I can picture the setting of The Basement Tapes as a kind of songwriting workshop. But how much of the composing in that period— whether with Bob Dylan or the Band—was collaboration?
I wrote some things with Richard Manuel. Richard and I would work on the music, and then I would write the lyrics. But at that time, and I still feel this way today, you would go off and write a song and then bring it to the guys in the group, play it for them, and say, here’s a song I wrote. The guys would say, “Oh, man, that sounds pretty good,” and then, because I knew the song better than anyone else, I would say, “I think it would be a good idea if Rick sang this one, and I think it would sound good on the chorus if Richard took over the melody part and Rick went up and sang the third harmony,” and then Levon could. Because I knew their instruments well, I had ideas about what would sound good. In some cases we would try that, and then I’d say, “I don’t know, why don’t you sing that part,” and we would shuffle the deck around and figure it out as we went along. I’d hum little parts, and then the guys would think of some things, and they’d say, “What would you think if I did this leading into the bridge?” Stuff like that.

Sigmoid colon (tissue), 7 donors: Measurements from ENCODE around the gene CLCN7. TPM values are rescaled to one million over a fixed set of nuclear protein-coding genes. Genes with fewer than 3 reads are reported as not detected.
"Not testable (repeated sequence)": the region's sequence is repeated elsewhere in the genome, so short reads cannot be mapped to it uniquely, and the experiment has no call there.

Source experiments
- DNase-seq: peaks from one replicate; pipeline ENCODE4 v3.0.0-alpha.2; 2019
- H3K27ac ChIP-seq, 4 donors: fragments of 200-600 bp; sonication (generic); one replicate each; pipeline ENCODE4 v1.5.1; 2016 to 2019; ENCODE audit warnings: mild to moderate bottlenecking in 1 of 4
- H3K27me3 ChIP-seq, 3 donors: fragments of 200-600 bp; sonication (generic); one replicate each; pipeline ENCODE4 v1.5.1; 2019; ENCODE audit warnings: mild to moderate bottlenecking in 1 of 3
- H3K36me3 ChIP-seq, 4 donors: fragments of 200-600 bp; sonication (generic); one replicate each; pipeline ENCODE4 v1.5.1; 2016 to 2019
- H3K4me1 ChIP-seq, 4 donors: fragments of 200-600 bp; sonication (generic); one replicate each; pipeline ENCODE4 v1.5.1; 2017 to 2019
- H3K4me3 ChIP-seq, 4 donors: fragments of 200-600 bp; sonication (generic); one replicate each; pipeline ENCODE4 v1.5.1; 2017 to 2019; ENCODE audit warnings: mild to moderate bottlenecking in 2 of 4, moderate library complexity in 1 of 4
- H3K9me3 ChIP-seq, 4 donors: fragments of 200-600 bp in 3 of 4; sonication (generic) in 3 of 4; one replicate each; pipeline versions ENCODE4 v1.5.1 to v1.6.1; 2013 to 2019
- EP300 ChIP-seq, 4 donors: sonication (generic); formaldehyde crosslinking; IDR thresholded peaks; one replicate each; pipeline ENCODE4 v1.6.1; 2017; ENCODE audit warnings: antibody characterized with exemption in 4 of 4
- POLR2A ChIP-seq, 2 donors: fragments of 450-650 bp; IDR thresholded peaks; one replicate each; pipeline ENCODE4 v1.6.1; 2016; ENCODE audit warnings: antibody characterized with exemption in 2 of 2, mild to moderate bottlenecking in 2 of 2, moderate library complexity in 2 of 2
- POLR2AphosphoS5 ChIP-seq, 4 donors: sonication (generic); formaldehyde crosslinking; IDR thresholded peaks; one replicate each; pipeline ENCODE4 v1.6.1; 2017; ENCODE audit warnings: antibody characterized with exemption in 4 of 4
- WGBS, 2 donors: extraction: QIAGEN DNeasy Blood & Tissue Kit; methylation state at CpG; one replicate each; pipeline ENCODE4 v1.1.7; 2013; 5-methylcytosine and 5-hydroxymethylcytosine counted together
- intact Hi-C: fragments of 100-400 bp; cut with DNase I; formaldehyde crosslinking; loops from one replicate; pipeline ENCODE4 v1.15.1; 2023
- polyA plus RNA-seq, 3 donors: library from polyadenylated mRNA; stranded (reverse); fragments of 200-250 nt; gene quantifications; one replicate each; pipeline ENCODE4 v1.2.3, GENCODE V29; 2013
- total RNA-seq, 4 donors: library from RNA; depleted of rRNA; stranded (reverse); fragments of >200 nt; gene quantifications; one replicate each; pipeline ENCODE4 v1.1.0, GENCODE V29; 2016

When you were coming up as a guitarist, was it common for players to want to prove themselves by playing faster and playing more notes and bending more notes than the next guy?
When I first started playing with Ronnie Hawkins, that kind of guitar playing was really quite rare. There weren’t a lot of guys doing it. There were black guys doing it in blues music, but there weren’t many white guys doing it. People coming out of the Louisiana Hayride were playing like that—Roy Buchanan and James Burton and Fred Carter, Jr., and some of those guys. When I was playing with Ronnie Hawkins, guitar players would come from all around to hear this kind of guitar playing. By the time we finished playing the [1965–’66] tour with Bob Dylan, lots of guys had come along, like Eric and Jimi Hendrix, and that kind of guitar playing was becoming quite common.